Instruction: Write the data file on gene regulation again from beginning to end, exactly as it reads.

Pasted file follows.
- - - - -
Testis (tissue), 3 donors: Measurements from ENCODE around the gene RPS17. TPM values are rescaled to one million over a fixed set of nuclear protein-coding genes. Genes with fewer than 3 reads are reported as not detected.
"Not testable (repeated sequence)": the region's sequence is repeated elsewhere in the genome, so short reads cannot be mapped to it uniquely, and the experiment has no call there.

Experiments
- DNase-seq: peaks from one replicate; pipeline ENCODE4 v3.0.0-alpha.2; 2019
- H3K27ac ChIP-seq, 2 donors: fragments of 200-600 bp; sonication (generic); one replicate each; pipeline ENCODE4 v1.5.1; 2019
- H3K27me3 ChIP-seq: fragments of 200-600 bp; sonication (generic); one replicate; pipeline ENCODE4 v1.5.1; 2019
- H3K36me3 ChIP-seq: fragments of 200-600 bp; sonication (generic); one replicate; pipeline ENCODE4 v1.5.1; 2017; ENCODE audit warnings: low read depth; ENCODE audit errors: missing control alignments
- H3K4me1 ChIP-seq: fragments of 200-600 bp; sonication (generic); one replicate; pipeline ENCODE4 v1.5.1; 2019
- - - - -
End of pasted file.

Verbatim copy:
Testis (tissue), 3 donors: Measurements from ENCODE around the gene RPS17. TPM values are rescaled to one million over a fixed set of nuclear protein-coding genes. Genes with fewer than 3 reads are reported as not detected.
"Not testable (repeated sequence)": the region's sequence is repeated elsewhere in the genome, so short reads cannot be mapped to it uniquely, and the experiment has no call there.

Experiments
- DNase-seq: peaks from one replicate; pipeline ENCODE4 v3.0.0-alpha.2; 2019
- H3K27ac ChIP-seq, 2 donors: fragments of 200-600 bp; sonication (generic); one replicate each; pipeline ENCODE4 v1.5.1; 2019
- H3K27me3 ChIP-seq: fragments of 200-600 bp; sonication (generic); one replicate; pipeline ENCODE4 v1.5.1; 2019
- H3K36me3 ChIP-seq: fragments of 200-600 bp; sonication (generic); one replicate; pipeline ENCODE4 v1.5.1; 2017; ENCODE audit warnings: low read depth; ENCODE audit errors: missing control alignments
- H3K4me1 ChIP-seq: fragments of 200-600 bp; sonication (generic); one replicate; pipeline ENCODE4 v1.5.1; 2019